U.S. Election Assistance Commission Chooses Moritz Law to Host Hearing
The Election Law @ Moritz project web site and its accompanying e-Book on Election Law became a hotspot for reporters, pundits and the public-at-large during the 2004 presidential election. Project Director Edward "Ned" Foley and Associate Director Daniel Tokaji, along with sixteen other Moritz faculty experts, used the site to provide advice and commentary on breaking legal issues in a manner that was both illuminating and easy to understand.
Faculty experts were quoted in the media outlets worldwide. The Election Law @ Moritz website and e-Book received more than 40,000 hits through the election period. Yet one hit, in particular, led to an important visit.
| (from left) EAC Commissioner Ray
Martinez, Vice-Chair Paul DeGregorio,
and Chair Gracia Hillman
When U.S. Election Assistance Commissioner Ray Martinez went to the Election Law @ Moritz web site, he knew he'd found a new partner in Moritz Law. When he heard that Professors Foley and Tokaji would be in Washington, DC, he asked to meet with them.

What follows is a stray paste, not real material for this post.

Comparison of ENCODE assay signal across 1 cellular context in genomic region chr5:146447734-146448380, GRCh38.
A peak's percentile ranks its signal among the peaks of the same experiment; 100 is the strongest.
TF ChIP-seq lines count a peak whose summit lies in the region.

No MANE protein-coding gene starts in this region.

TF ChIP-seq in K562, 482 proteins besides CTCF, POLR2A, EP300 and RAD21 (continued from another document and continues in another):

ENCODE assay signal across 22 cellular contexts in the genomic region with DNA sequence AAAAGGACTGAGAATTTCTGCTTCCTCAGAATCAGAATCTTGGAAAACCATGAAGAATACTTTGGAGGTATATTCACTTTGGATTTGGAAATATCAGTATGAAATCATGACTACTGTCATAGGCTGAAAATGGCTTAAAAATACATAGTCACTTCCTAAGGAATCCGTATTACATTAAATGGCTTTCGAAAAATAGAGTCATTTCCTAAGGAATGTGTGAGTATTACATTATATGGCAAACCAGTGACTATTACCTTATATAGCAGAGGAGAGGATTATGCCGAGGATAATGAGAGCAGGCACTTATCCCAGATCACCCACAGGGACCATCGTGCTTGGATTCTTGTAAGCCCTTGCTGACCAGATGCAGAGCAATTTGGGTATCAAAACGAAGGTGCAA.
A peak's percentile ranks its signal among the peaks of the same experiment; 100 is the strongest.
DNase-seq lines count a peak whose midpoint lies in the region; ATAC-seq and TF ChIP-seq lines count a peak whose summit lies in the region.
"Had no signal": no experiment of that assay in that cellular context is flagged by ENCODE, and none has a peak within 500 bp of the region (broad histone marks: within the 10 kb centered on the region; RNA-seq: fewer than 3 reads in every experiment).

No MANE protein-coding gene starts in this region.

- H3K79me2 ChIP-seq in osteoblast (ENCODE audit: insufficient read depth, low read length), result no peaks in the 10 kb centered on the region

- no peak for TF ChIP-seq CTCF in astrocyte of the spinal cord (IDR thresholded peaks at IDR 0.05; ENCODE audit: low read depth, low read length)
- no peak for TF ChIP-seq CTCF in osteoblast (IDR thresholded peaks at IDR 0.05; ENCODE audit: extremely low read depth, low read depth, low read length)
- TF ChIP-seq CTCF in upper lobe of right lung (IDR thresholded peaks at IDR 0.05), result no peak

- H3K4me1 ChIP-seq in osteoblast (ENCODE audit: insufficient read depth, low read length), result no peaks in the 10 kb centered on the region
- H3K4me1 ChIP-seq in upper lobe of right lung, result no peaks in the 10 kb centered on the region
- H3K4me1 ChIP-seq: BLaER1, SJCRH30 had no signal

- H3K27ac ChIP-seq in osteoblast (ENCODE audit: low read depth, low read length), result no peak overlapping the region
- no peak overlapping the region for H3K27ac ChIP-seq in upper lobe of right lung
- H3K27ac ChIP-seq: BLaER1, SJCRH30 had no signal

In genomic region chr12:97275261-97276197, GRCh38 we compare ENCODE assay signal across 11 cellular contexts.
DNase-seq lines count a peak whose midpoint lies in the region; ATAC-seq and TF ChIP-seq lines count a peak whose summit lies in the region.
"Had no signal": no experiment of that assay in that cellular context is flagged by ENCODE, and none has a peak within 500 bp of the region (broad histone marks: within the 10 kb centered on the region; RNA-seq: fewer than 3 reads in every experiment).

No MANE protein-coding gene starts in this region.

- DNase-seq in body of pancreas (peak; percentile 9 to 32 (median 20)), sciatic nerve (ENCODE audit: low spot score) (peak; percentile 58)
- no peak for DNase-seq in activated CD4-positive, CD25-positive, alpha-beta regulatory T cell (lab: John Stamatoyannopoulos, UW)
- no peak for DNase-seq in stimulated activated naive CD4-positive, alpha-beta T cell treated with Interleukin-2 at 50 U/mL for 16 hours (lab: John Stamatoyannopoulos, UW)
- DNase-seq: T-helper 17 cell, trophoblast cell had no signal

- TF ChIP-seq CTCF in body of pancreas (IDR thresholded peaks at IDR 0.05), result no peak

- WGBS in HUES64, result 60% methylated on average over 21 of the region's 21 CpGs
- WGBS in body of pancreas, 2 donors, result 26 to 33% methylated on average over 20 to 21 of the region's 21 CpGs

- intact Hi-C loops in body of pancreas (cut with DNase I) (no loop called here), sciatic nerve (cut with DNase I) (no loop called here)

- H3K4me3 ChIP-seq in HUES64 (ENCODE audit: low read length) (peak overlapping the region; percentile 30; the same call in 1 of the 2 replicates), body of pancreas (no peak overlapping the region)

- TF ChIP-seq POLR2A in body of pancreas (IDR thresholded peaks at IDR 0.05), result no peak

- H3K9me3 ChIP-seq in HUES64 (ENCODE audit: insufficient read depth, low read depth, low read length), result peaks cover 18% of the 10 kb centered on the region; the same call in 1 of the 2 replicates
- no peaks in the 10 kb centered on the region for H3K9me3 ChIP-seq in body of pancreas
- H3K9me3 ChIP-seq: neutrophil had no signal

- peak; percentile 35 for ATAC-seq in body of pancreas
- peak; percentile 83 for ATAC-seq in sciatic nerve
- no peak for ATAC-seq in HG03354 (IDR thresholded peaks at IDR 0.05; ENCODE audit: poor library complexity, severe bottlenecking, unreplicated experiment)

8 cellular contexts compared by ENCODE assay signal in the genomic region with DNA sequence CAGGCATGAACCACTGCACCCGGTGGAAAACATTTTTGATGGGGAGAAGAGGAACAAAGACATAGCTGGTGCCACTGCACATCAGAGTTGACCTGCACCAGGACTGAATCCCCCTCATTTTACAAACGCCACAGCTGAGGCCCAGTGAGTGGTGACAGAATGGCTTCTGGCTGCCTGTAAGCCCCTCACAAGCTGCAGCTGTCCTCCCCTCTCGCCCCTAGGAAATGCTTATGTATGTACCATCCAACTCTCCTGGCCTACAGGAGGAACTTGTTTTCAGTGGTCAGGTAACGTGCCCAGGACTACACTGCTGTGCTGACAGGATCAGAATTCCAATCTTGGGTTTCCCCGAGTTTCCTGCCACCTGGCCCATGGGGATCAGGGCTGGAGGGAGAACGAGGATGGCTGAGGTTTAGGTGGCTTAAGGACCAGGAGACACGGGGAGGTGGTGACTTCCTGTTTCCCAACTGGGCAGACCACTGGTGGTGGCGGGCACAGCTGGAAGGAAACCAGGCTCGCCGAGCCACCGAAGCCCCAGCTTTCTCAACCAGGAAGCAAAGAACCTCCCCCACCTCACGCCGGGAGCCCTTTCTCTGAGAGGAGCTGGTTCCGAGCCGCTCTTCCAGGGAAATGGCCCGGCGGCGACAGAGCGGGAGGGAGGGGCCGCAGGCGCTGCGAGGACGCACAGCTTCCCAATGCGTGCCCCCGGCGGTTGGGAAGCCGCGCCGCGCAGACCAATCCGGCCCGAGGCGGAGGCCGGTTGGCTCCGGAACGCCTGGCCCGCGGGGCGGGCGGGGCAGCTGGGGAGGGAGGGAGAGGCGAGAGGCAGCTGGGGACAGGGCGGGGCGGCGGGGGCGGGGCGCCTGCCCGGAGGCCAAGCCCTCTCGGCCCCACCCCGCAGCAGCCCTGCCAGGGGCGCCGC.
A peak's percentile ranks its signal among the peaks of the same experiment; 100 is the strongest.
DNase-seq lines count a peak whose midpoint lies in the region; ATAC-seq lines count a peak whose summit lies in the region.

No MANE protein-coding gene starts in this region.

When they met, the three shared their perspectives on the election and discussed the continuing need for reform. Tasked by the Help America Vote Act of 2002 to serve as a national clearinghouse for information on and administration of federal elections, the Commission was ready to address the complicated issue of provisional balloting. Impressed by the expertise found at Moritz Law and aware of its location in "ground zero" Central Ohio, Martinez requested help from the College in hosting the Election Assistance Commission's first-ever public meeting outside of Washington.
The afternoon featured a public hearing that included testimony on provisional voting from election officials, academics, and leaders of voter advocacy groups. Panelists included Florida Secretary of State Glenda Hood, Ohio Secretary of State Ken Blackwell, John Lott of the American Enterprise Institute, and League of Women Voters National President Kay Maxwell, among others. Moritz' own Professors Foley and Tokaji served on the academic panel as well.
The hearing was the first step in the process of preparing guidelines for the states on how to administer provisional ballots to voters. Commission Chair Gracia Hillman, quoted in the February 17 Columbus Dispatch, said, "'We really have to collect information and begin to look at what the successes and shortcomings are.' The agency picked Columbus in part because of the legal fight over provisional voting in Ohio, as well as the fact that election-law experts at Moritz have studied the issue extensively, she said."
To view the archived webcast of the event, go to http://moritzlaw.osu.edu/webcast/.